Prodigal Heart
by James Robison
In Texas, I swam 72 lengths of an Olympic pool at the University of Houston daily, swinging and digging through my lane, and then ran five miles in the Houston noon sun, along Buffalo Bayou, through the Montrose, by the trains burning in rows of light and heat, by the factory making white dust, one making blue plastic barrels. 
There weren’t cowboys.
Yes, there was; I knew one cowboy, an ex rodeo rider so broken by the bulls that his organs were mushed  plus he was in a wheelchair with worthless knees, replaced hips, fused ankles, so he was drinking the Jose Cuerva, going crazy. He needed a colostomy bag.
Out west I knew a woman who was a stunt flyer and flew for Hollywood pictures, flew biplanes, as in WW1, and she flew a cherry red Vegas, Amelia Earhart’s plane, for Hollywood movies, and it was a replica but she said it was a bitch to land and on weekends she did air shows down near Bakersfield and was a wing walker. She had posed for Playboy years earlier and was still ravishing to look at. I saw the Playboy photos and they were hyper saturated with old colors and her figure wasn’t such that you might say, “Good god!”
Only, “A kind of girl,” is what you would say.
You would say this about those photos:  “Look, a generic assemblage of tapered volumes, a suffering machine, as we all are, and a girl is behind the magazine eyes.”
 I knew a woman homicide detective who carried a big handgun in her attaché case. There was a guy named Octavia who showed me that in the trunk of his BMW were all kinds of weapons including what looked to me like machine guns that I'd seen Israeli soldiers use on the news and I saw what I thought were  grenades.
“If you saw me driving past you at like 95 on a backstreet, would you pull me over?” a student asked this detective who said, “No, too much paperwork.”

I knew an ex Israeli soldier called Noam who was so upset by what he had done in wars that he pretty much gave up on peace, except to play basketball and go to Rio for the carnival every year. He said, “You should come. The people are beautiful and they care about only dancing  and dance so beautifully, and all life is a party with beautiful music.” He needed a lyrical, radiant and bloodless and throbbing balance to the huge mute weight he carried. He carried dead people, and they are hugely silent.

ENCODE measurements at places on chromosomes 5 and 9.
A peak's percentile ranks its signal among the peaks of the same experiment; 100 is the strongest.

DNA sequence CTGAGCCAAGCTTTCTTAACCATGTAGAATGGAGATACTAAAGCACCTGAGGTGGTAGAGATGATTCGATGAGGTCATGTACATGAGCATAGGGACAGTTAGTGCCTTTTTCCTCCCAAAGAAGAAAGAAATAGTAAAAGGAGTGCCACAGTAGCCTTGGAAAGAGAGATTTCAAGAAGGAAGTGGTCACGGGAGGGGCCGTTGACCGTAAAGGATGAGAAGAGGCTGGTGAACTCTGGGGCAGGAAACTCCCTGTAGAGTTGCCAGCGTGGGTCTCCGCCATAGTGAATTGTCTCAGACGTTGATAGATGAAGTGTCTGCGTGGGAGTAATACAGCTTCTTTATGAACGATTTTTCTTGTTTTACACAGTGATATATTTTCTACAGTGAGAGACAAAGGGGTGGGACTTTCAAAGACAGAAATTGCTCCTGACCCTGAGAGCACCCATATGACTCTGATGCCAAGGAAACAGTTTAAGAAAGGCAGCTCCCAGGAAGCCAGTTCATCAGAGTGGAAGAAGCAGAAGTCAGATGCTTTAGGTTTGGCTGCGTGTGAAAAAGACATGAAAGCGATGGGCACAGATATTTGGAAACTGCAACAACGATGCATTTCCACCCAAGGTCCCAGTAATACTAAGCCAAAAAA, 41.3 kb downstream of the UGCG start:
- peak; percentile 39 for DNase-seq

He had an early version of a MAC pc and he typed a column in Hebrew for an Israeli paper. I saw the actor, Ethan Hawke, walking around outside this house which they were using for the exteriors of Reality Bites.
I saw a shark in the water with me on Galveston Beach because the water was so garbagey and sharks are scavengers and love garbage. There were signs saying, "Don't play in the dunes because of rattlesnakes." You could park on the beach which is really lowbrow-gearhead  but I did it, parked my Dodge Colt Mitsubishi on the pancaked sand in the heat and saw five foot waves, brown as rivers, cap and bust. Years later a hurricane would blow that beach and its rattlesnakes and garbage all to hell.
But in a surf shop in Galveston I bought some Speedo swim goggles and I used them for four years until they were stolen from my towel at Sunset Beach on Oahu and I went to the Ala Moana Mall and bought new Speedo goggles and a new G-Shock swim watch and I’ve been using both ever since. That’s like ten years.
You leave for a while, the long days, burning sun, the hot places. You leave the running, the ghosts, the water, the waves and gulls. You sit in the dark with books as heavy as marble, as coffins. The cold days are smoky and you wear the glasses with no girls, no Brahms, no Sex Pistols or Mad Dog or deeply black coffee.
Everyone loses the numbers, names, addresses.
You will come back.
You will live and see the athletes on the track at UC Irvine, working out for the Olympics to come, the high hurdlers. You will see the streak of triathletes, sleek and varicolored, with the teardrop helmets in coral orange or silver, firing by on bikes on the Pacific Coast Highway.
Maybe you go to a nice hotel in Laguna and have iced tea on the restaurant balcony, maybe with mint and maybe the tea is oolong, iced cold and frosty, and you will see the blazing smoking sunset coast, burning all the way up to Malibu it looks like.  Maybe your shoulders will ache from the long swims, your legs from the long runs.

James Robison won a Rosenthal Award from the American Academy of Arts and Letters for his first novel, The Illustrator. He has published many stories in The New Yorker, and his work has appeared in Best American Short Stories, The Pushcart Prize, and Grand Street. The Mississippi Review devoted an entire issue to seven of his short stories. He co-wrote the 2008 film New Orleans Mon Amour and has poetry and prose forthcoming or appearing now in The Manchester Review, Story Quarterly, Raleigh Review,Smokelong Quarterly, elimae,The Blue Fifth Review, Istanbul Literary Review, Wigleaf, Commonline, BLIP Magazine, Blast Furnace,The Houston Literary Review, Scythe, Metazen, Corium Magazine and elsewhere.

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